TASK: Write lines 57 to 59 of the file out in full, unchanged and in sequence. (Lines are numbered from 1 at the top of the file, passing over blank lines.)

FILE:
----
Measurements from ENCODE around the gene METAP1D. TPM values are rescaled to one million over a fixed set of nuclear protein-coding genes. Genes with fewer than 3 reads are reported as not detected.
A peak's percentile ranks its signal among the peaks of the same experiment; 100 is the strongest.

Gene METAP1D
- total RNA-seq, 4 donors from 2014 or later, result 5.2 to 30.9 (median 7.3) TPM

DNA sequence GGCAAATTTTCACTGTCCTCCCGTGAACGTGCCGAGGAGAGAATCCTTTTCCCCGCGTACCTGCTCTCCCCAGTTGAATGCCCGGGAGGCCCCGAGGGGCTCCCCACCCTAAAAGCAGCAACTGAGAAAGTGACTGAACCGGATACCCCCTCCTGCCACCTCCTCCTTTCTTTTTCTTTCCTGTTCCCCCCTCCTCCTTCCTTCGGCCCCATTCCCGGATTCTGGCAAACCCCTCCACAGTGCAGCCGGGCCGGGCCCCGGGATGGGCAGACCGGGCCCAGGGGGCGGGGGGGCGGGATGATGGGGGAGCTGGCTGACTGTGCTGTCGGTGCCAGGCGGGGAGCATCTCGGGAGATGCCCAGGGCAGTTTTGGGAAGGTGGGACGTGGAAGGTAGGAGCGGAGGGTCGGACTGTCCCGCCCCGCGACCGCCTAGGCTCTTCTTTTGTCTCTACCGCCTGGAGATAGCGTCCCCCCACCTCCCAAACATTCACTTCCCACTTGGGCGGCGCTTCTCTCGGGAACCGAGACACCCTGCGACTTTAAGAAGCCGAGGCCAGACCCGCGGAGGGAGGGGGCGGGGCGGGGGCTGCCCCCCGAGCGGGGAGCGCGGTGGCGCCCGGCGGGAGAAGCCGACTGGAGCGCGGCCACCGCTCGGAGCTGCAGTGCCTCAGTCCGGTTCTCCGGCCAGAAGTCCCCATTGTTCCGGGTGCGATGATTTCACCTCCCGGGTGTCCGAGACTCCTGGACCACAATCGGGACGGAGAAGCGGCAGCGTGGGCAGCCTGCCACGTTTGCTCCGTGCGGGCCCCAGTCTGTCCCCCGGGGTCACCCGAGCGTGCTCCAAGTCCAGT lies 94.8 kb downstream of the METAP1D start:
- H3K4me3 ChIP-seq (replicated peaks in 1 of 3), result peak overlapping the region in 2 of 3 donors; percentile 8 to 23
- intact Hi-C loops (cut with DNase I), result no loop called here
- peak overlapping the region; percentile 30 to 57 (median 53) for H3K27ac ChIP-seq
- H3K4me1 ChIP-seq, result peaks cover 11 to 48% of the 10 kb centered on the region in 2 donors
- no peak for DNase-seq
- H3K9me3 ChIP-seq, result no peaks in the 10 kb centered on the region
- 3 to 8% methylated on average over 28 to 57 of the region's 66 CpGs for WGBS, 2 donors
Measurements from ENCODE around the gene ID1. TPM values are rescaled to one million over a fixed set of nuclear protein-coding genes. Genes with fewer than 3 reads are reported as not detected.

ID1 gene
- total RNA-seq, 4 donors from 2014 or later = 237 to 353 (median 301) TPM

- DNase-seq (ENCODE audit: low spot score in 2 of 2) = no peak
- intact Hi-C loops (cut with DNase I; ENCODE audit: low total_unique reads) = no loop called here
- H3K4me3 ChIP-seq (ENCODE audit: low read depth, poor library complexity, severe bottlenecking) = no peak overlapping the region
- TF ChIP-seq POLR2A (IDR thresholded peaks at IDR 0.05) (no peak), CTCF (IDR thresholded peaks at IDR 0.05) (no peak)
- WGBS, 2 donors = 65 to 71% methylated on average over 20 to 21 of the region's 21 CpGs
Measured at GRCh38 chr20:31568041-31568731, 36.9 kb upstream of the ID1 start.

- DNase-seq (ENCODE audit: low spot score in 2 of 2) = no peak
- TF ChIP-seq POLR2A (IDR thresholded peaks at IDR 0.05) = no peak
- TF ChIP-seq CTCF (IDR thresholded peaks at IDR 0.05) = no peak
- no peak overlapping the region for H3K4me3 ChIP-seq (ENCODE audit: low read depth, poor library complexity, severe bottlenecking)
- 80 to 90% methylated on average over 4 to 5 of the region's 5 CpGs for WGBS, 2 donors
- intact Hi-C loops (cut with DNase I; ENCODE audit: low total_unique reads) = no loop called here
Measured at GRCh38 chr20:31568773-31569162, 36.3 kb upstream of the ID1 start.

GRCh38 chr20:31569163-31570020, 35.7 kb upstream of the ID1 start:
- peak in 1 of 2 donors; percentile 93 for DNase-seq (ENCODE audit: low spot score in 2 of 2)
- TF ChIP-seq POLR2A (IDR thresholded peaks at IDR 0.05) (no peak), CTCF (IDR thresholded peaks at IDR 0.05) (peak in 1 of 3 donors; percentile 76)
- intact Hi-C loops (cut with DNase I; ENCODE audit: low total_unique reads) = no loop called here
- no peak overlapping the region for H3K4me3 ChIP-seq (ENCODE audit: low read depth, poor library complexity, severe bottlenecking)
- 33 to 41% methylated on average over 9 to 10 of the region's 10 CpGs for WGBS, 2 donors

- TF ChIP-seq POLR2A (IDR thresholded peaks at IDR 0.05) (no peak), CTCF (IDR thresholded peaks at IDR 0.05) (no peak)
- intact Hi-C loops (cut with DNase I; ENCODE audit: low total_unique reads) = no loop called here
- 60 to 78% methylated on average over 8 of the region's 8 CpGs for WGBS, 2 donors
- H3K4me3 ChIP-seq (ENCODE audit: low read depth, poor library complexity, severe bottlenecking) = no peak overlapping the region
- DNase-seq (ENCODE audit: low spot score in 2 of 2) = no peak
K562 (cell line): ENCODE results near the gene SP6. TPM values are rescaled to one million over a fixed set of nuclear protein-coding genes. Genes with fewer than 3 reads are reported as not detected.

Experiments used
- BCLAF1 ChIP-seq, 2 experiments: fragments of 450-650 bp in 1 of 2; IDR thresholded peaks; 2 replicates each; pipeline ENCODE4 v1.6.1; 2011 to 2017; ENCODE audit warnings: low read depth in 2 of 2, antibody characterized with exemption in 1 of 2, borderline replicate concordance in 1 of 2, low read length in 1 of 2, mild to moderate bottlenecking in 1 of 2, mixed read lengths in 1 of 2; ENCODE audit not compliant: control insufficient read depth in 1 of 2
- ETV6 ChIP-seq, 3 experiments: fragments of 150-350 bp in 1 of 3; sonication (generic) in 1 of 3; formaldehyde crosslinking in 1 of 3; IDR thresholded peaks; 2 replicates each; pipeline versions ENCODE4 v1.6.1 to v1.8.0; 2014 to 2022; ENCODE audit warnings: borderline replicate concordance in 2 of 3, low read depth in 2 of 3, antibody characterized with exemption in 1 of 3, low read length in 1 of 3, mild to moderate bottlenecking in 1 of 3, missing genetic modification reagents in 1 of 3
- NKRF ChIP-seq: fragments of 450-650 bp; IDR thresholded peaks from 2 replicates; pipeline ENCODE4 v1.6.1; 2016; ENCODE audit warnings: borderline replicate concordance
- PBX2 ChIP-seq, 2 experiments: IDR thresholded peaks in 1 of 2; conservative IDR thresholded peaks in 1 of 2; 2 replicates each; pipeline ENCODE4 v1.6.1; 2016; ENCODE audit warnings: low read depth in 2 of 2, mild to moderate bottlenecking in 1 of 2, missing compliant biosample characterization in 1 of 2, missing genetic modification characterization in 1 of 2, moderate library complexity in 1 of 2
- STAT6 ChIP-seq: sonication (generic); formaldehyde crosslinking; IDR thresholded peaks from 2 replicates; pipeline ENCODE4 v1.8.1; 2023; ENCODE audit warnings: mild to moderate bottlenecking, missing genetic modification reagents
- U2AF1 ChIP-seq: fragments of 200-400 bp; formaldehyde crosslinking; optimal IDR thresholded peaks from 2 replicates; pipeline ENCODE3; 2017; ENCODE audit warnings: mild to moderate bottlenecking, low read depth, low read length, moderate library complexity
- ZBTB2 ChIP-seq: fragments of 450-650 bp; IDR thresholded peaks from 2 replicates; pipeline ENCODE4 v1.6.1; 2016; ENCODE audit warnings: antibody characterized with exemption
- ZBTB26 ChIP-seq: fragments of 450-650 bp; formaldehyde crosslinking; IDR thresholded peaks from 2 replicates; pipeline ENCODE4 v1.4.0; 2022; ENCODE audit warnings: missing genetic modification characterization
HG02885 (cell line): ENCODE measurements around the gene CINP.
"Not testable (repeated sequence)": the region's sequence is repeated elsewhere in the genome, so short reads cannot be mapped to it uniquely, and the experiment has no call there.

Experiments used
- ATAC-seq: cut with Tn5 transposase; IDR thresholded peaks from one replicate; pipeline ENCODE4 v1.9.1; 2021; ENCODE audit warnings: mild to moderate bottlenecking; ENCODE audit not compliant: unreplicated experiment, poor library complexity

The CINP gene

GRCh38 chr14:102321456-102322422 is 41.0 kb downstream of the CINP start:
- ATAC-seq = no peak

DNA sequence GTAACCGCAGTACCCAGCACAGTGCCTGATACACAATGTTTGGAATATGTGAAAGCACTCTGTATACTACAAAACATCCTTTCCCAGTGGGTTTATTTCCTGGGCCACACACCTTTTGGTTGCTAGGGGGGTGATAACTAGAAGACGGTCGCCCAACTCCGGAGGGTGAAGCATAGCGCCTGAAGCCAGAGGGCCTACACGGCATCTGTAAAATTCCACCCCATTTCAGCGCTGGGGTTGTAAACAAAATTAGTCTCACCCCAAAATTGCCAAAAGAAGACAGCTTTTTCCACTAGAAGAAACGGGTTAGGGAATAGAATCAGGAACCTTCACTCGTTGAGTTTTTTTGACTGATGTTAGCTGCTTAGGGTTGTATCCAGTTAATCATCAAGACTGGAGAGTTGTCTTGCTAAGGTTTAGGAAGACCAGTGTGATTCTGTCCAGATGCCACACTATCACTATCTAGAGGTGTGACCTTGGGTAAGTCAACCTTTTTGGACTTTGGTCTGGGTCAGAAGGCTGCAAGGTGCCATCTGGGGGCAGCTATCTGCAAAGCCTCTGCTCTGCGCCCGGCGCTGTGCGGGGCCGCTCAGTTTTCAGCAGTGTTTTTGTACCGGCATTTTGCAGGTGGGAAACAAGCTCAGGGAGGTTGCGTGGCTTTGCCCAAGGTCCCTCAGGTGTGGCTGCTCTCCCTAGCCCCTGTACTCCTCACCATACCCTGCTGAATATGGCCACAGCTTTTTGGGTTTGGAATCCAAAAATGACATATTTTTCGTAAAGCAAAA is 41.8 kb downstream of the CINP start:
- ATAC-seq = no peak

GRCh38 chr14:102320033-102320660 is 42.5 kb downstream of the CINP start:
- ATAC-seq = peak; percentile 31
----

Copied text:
DNA sequence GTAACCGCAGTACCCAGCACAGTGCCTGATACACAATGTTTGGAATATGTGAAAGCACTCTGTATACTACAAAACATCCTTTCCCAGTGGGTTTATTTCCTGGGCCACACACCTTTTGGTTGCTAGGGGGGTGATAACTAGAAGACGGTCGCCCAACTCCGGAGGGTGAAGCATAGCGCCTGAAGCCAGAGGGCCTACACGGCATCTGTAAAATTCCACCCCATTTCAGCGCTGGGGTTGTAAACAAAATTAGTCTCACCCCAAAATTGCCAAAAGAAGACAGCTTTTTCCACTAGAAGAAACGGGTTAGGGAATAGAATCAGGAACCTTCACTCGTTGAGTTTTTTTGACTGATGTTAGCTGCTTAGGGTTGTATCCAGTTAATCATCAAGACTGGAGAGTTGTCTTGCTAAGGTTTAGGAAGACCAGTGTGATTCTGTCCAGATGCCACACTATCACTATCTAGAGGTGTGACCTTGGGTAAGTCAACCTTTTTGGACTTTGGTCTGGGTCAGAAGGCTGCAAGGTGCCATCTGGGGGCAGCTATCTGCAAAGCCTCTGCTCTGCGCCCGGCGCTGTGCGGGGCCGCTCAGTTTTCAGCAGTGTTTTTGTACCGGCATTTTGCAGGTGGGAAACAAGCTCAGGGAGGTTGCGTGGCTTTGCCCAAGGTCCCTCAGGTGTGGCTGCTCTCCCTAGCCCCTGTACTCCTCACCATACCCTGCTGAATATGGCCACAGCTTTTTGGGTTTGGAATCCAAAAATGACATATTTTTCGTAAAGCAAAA is 41.8 kb downstream of the CINP start:
- ATAC-seq = no peak

GRCh38 chr14:102320033-102320660 is 42.5 kb downstream of the CINP start: